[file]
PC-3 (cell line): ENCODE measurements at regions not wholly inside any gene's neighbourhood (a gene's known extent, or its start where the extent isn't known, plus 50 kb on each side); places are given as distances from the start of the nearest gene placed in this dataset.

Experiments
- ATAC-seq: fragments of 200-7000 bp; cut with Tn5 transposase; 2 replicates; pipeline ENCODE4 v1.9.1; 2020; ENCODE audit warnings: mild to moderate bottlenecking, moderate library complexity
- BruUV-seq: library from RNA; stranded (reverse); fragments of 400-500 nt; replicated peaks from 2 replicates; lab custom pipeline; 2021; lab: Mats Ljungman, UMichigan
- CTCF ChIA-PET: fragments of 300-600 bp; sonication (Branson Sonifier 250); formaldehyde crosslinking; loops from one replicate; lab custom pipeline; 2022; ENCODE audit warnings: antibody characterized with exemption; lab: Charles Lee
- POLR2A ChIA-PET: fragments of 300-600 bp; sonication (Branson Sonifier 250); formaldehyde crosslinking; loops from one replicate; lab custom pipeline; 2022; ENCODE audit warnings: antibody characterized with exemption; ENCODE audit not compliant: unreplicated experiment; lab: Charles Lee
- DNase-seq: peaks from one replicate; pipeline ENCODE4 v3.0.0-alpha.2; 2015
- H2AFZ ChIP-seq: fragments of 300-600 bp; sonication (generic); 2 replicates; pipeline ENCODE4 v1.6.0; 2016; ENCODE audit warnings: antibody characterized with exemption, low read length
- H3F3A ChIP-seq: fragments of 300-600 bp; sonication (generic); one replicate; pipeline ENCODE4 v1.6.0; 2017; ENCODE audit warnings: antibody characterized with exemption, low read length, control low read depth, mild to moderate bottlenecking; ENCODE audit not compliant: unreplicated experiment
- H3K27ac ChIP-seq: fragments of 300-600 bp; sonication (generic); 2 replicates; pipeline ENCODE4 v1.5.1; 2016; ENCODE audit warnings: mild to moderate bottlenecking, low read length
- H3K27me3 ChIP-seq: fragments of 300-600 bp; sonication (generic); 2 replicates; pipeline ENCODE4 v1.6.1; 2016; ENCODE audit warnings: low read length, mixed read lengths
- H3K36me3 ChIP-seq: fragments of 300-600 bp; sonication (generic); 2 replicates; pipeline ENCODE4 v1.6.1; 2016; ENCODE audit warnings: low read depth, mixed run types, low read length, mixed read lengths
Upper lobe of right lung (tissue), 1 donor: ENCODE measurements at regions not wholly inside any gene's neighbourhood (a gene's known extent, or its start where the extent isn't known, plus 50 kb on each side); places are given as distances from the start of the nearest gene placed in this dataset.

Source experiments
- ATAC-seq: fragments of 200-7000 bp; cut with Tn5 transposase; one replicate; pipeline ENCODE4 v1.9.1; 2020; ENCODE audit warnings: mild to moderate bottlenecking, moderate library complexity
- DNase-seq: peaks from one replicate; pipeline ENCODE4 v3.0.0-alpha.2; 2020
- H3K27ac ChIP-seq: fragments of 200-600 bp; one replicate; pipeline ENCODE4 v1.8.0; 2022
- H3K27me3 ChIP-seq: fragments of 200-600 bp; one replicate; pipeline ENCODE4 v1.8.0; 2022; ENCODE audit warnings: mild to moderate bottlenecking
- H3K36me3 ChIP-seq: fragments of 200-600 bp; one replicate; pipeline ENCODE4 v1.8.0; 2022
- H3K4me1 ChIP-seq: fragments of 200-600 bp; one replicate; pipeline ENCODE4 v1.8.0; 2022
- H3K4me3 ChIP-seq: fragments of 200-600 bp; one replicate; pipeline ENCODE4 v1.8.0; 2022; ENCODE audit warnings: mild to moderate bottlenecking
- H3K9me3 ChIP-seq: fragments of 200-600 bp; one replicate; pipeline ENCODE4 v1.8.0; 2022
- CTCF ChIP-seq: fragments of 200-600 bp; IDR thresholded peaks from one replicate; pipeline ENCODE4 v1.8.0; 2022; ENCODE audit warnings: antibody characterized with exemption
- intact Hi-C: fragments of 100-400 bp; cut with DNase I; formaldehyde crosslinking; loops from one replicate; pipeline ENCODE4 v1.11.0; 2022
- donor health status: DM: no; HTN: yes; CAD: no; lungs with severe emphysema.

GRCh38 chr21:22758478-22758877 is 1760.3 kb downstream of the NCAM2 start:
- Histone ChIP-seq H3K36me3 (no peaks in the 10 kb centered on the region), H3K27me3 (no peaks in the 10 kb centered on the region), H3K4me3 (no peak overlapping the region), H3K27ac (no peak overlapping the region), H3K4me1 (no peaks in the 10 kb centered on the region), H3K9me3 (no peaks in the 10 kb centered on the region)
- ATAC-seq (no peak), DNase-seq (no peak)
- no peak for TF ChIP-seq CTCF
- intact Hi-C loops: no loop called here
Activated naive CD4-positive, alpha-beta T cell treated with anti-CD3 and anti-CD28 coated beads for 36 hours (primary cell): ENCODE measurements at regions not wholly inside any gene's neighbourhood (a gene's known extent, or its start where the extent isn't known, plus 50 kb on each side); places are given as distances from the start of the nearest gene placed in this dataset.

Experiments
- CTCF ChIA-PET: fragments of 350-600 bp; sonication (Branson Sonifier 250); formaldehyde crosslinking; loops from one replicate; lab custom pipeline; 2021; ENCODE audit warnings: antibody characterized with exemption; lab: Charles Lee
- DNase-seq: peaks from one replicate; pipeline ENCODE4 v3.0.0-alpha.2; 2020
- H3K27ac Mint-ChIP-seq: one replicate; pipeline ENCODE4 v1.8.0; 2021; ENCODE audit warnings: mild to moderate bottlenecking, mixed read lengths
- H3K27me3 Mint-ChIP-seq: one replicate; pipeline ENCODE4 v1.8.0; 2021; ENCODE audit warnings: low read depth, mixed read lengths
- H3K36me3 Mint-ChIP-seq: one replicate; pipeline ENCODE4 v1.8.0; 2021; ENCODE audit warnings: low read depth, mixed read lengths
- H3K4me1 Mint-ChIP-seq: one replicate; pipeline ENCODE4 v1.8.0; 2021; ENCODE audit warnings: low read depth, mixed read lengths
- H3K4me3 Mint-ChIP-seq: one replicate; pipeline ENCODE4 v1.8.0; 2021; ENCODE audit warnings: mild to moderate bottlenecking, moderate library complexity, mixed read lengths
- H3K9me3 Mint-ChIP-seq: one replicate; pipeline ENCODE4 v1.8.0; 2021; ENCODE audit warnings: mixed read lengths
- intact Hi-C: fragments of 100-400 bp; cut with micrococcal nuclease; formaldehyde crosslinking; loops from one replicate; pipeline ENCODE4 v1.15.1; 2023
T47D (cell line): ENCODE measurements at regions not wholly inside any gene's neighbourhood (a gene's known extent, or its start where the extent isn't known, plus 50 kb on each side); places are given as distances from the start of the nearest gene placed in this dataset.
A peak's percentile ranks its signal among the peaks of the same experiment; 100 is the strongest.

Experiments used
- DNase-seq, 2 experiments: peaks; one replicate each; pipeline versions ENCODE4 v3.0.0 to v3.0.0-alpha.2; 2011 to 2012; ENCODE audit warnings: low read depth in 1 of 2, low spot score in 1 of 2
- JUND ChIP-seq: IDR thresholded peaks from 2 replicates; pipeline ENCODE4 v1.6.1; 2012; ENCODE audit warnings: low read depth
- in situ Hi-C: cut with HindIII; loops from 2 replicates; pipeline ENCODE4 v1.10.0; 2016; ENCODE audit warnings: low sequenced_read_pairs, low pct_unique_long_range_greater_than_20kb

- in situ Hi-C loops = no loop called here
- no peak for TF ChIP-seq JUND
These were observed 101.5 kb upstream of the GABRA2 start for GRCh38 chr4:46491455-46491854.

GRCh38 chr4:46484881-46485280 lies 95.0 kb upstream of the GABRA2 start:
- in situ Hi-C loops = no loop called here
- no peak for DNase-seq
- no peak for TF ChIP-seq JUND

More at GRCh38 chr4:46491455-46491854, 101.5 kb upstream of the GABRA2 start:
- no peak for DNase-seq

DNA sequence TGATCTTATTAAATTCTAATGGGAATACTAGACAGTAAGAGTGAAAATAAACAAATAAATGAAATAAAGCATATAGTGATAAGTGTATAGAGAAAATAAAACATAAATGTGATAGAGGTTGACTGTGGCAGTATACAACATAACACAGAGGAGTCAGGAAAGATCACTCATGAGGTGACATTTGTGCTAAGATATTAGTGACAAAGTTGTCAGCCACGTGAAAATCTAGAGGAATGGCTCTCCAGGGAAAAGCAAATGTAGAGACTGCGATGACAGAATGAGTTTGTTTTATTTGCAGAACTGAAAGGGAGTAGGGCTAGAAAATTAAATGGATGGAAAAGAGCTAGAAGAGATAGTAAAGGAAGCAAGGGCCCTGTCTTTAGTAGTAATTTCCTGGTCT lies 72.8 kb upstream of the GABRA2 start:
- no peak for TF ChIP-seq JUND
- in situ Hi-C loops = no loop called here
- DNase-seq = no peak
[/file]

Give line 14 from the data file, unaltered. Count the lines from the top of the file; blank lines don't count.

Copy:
Source experiments